Do “brain games” help improve your memory, or do they just give you something to do?
It’s not necessarily a straightforward answer. Challenging your brain with crossword and sudoku puzzles may eventually make you better at them. Still, they are unlikely to translate into better memory or other cognitive functions that will help you in daily life.
Overall benefit to the brain is more complex than that. To some experts, it requires moving out of your comfort zone and embracing new tasks and challenges. These activities aim to improve neuroplasticity.
Neuroplasticity is the brains’ power to rewire itself and make new connections in response to learning and stimulation.
So, think of it like this: always doing the same thing is not challenging. If you curl a 15 lb. dumbbell all day every day, you’re not going to get stronger. Repetition breeds familiarity, not growth. It’s the same with your brain.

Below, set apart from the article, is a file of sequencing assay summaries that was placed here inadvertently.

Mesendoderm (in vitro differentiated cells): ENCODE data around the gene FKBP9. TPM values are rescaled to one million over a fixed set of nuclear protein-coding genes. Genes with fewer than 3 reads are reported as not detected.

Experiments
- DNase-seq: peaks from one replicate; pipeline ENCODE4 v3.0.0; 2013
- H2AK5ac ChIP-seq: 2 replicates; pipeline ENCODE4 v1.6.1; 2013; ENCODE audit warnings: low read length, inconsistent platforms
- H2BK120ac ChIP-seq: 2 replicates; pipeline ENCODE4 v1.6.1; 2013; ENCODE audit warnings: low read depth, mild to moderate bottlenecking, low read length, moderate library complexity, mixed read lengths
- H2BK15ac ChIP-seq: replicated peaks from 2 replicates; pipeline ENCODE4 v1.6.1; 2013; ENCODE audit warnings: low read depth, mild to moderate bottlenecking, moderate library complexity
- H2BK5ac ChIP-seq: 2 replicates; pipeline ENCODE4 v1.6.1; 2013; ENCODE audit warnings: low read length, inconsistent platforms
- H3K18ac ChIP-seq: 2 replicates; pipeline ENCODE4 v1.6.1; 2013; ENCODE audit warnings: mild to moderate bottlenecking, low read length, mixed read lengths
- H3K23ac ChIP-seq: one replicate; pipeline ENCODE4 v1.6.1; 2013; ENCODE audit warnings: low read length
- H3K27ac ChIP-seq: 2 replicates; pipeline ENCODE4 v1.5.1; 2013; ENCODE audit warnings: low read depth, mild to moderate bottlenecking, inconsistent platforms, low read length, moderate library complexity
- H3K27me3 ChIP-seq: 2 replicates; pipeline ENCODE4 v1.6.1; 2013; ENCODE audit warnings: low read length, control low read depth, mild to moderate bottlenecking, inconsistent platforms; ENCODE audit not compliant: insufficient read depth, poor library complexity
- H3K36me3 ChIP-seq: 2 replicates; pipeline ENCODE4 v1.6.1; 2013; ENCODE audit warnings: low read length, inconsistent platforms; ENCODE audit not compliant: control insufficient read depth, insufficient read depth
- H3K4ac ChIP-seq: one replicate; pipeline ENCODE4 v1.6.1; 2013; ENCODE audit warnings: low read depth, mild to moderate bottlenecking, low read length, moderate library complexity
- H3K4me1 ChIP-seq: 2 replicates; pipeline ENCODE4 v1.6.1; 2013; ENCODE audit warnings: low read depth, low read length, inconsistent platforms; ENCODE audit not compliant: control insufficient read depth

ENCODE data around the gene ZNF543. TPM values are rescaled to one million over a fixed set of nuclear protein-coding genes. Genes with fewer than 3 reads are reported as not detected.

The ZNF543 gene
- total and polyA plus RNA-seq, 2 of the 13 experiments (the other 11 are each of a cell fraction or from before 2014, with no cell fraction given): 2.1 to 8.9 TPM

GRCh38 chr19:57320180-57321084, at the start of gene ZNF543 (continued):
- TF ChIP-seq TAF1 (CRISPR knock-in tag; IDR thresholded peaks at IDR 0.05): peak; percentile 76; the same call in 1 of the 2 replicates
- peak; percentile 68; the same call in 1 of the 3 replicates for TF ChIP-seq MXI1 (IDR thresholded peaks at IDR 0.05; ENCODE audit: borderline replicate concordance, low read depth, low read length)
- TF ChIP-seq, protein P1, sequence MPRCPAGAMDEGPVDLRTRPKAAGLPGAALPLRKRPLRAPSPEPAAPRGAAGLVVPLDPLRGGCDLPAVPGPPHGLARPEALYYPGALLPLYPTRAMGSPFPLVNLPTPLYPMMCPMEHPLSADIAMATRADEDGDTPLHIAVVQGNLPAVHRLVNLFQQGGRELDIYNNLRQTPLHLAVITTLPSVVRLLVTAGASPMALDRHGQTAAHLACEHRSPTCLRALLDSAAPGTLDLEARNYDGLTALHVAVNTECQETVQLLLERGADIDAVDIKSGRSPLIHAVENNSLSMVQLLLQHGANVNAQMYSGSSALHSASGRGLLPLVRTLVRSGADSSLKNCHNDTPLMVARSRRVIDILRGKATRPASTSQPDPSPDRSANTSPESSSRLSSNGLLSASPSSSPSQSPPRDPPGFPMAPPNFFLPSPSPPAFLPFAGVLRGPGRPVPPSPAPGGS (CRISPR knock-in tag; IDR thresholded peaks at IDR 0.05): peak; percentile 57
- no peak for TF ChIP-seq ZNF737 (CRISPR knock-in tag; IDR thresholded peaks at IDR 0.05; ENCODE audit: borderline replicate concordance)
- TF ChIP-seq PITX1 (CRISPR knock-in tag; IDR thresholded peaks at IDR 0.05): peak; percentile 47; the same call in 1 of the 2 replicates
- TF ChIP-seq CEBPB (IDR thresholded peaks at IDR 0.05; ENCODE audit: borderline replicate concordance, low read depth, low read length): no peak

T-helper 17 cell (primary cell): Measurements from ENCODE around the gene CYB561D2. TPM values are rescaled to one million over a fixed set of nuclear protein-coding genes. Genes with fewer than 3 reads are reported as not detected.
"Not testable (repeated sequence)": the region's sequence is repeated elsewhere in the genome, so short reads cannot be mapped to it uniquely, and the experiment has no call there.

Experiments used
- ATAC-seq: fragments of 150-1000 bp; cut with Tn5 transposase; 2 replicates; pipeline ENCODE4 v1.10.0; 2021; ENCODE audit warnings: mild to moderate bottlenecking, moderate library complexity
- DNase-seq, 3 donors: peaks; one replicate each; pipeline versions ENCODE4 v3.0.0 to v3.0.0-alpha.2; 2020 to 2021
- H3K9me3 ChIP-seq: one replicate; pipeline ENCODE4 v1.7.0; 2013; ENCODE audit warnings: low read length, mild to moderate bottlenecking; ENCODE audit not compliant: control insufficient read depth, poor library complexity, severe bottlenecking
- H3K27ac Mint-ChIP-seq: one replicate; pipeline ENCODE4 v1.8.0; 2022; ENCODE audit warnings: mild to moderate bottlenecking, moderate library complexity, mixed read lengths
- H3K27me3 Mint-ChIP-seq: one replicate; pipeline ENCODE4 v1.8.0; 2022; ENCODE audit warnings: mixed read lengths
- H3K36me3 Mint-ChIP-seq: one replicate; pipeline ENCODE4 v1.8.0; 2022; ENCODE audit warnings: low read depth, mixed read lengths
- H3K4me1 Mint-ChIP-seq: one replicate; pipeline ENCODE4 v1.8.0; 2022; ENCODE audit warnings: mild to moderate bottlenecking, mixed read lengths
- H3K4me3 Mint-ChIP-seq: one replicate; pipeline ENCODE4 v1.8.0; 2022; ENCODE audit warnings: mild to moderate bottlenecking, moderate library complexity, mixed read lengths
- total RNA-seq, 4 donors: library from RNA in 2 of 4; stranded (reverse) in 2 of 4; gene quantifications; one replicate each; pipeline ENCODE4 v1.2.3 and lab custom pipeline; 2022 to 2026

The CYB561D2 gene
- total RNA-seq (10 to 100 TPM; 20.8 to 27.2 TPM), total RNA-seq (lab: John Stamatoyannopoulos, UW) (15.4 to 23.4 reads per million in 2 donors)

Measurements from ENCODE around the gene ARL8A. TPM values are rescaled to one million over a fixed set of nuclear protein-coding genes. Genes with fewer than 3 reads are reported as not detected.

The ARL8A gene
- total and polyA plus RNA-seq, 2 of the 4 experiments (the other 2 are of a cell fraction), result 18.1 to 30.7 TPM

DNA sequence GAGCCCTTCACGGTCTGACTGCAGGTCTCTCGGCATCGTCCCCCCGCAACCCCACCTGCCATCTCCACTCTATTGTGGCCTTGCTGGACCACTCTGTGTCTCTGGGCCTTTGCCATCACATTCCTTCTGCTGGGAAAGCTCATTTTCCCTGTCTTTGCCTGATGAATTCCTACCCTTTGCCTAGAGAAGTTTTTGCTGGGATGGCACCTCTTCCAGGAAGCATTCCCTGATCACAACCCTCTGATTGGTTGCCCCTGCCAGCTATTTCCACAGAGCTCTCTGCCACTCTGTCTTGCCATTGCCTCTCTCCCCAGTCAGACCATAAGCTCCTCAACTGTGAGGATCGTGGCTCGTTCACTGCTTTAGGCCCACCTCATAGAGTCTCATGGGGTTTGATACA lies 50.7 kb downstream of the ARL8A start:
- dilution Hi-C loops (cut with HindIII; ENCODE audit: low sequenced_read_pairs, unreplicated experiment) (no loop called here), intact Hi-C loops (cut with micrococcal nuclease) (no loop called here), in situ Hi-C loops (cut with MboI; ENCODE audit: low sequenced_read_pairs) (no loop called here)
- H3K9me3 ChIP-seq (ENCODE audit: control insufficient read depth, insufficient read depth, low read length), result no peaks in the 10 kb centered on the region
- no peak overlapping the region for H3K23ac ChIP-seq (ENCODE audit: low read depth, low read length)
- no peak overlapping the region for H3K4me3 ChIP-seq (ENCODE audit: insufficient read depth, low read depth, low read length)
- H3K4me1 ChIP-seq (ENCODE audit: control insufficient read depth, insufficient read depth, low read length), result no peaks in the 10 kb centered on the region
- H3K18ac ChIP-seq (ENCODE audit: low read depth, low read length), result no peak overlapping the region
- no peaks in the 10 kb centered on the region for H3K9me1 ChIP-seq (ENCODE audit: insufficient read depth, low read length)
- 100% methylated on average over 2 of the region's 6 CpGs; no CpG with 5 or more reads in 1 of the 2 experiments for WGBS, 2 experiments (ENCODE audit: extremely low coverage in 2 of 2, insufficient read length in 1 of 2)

When it comes to brain games, be wary of the claims. They are unlikely to improve memory, decision making, or overall cognitive function.
Instead, try focusing and thinking deeply. Learn some new information and try something different. Try grouping the new information as part of a “big picture,” identifying themes that can link to other memories or areas of the brain.
This activity is better suited to deliver results.
One way to improve deep thinking and learning is to stop multitasking. Constantly moving attention from one area to another makes it much harder for your brain to work and remain focused. Multitasking is not productive, and plenty of science proves most people can’t do it anyway.
Staying away from smartphones, tablets, and other attention-grabbers can also help. Overuse of these items can slow deep and critical thinking and disengage your brain. Lock away your devices for at least 30 minutes a day.
Traditional brain games like crossword puzzles won’t harm your brain, but they likely won’t improve it either. Take a more holistic approach to brain health and work to extend memory.